Tom Lubbock: Lost art isn't irreplaceable. But it probably won't be replaced

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Somebody was telling Napoleon about the fame of artists, and how much more immortal it was than the fame of soldiers. So how long, the general asked, might the best-preserved painting be expected to last? "Oh, perhaps 800 years." "Bah! Telle immortalité!" Some immortality.

Somebody was telling Napoleon about the fame of artists, and how much more immortal it was than the fame of soldiers. So how long, the general asked, might the best-preserved painting be expected to last? "Oh, perhaps 800 years." "Bah! Telle immortalité!" Some immortality.

Death is an occupational hazard for any artwork that uses a physical medium, rather than words or notes. If it's not destroyed before its time, it will eventually perish. The roster of lost art is inevitably impressive - all the painting and most of the sculpture of ancient Greece, for a start.

The latest losses in the Momart fire, though a serious dent in the Saatchi collection, make only a small annexe to an enormous graveyard.

But it's odd to hear talk about irreplaceable losses. Really? You'd have thought that, with the will and the funding, many of these works were perfectly replaceable. It wouldn't be very hard for Tracey Emin to re-stitch the names of Every One I Have Ever Slept With onto a little tent (it might need some updating since 1995). A painting by Martin Maloney could be swiftly repainted by almost anyone. A Patrick Caulfield, a Chris Ofili, a Gary Hume, might need more time. The Chapman brothers' Hell , an apocalyptic tableau, featuring thousands of model figures, would obviously take ages.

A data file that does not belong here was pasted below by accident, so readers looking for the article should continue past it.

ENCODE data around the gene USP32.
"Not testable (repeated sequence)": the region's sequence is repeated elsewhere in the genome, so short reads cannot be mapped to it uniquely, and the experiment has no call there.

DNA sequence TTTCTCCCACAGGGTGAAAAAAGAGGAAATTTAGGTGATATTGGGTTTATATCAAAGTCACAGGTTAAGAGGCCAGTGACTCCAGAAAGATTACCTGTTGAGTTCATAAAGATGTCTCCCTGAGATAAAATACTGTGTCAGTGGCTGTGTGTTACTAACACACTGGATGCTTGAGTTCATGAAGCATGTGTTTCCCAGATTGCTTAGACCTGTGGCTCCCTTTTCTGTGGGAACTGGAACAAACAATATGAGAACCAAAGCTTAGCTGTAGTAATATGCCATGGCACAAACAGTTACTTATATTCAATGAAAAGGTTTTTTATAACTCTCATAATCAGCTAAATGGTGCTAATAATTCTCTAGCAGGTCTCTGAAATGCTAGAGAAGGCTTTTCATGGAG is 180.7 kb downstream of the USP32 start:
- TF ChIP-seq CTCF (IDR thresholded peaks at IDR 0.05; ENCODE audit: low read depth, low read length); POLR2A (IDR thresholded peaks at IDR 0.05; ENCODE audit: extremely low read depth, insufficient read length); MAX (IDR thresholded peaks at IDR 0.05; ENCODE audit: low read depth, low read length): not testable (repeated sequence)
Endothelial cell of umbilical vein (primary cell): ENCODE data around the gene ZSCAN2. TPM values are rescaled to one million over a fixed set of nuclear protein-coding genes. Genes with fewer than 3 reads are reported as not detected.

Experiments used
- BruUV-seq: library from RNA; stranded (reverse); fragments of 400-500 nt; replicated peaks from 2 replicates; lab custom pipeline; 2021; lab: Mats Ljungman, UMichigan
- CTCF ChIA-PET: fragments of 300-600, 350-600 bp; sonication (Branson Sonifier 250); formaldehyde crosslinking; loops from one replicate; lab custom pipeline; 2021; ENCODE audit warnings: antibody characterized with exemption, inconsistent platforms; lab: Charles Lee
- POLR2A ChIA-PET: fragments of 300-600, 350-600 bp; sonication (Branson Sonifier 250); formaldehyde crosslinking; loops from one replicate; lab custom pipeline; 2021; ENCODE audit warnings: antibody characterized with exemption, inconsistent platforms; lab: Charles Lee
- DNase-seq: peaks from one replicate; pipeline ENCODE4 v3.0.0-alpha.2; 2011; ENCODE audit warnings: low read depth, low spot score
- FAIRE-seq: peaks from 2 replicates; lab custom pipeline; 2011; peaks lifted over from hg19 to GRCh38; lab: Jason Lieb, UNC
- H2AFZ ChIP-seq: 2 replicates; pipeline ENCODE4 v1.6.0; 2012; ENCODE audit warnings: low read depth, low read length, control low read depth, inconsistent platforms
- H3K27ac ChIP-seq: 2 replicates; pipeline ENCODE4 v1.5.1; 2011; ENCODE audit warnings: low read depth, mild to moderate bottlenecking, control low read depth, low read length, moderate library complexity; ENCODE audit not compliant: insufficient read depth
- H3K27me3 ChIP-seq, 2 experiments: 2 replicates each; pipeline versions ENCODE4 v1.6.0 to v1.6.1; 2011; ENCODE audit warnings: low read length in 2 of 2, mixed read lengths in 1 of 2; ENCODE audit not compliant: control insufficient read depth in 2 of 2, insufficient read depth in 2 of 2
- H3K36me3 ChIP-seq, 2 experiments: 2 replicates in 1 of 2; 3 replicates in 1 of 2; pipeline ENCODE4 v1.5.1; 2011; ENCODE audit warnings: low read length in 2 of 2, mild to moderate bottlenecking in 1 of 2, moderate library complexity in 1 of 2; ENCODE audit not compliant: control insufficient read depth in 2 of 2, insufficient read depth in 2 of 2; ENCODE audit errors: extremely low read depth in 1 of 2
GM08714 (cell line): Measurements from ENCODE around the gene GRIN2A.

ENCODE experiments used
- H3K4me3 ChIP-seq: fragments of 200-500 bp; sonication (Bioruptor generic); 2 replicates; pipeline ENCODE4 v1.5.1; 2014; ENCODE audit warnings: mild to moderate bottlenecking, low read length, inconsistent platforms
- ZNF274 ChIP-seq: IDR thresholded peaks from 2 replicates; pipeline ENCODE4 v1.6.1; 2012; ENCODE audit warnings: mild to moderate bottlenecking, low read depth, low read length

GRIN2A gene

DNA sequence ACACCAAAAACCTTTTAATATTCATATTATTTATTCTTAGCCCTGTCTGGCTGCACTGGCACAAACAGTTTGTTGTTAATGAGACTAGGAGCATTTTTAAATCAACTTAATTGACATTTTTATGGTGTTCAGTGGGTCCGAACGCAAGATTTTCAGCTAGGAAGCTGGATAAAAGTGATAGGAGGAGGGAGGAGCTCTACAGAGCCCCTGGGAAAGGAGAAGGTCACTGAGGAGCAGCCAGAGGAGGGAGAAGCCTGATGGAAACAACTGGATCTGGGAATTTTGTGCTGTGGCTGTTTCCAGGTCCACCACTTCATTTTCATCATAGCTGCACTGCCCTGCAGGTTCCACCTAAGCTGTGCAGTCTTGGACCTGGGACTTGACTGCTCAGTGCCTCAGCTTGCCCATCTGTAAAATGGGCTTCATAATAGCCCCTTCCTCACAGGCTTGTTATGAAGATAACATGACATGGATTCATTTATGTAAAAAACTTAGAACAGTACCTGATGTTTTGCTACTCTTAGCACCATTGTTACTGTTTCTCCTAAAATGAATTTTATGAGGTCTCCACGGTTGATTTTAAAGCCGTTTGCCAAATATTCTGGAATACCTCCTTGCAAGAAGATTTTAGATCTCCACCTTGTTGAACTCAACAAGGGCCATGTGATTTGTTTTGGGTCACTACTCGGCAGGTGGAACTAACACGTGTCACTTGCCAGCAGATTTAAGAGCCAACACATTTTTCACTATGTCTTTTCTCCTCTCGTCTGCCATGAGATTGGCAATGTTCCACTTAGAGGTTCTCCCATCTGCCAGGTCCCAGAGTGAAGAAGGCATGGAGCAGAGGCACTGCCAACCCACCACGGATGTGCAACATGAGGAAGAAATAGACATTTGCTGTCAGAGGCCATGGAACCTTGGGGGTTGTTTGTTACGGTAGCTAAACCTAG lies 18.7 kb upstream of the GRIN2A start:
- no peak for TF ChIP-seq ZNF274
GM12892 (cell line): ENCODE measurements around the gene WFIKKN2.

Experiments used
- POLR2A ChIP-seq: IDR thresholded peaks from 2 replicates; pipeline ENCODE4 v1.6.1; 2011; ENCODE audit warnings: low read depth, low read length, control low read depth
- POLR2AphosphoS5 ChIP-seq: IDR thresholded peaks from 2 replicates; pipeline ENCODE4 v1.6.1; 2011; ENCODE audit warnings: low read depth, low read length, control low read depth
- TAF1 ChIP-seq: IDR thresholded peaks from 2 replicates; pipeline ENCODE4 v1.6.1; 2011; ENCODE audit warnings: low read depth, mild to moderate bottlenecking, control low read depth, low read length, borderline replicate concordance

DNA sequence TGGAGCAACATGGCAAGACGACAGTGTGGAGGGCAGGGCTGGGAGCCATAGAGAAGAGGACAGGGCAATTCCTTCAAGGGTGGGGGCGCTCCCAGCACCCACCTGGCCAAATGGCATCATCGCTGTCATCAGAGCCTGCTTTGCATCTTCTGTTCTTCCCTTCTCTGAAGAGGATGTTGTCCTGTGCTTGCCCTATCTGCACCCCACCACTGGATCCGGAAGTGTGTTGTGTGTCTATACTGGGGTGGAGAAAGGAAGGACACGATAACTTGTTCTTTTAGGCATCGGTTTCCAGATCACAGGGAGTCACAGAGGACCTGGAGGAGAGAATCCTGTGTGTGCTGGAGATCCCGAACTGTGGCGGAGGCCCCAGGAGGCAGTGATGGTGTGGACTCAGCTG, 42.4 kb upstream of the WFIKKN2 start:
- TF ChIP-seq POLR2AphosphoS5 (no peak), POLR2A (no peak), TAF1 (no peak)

Still, as art fires go, the prospects could hardly be rosier. Get replicating. The original artists are alive. Full photographic records exist. The materials and techniques employed are all current. Contemporary art is always falling apart, anyway, and museums now have very competent restoration departments. And if the replica wasn't quite exact, this is not the kind of art where tiny differences usually matter. Besides, to judge from the experience of artists I know who have had to recreate a work, the second version (contrary to certain myths about creativity) is usually superior.

"We'll remake it - it's only art," the Chapman brothers have said about Hell . I hope they do. I hope many of the burnt pieces are remade. But I bet they won't be. After all, it would be such a fantastic bore. And most of this stuff is so 90s now! We've done that. Got to move on. When the history of our art is written, it may be said, strangely, that these works, very highly regarded, were by mischance destroyed.

It would have been quite easy to replace them, but we just couldn't be bothered. It was only art.

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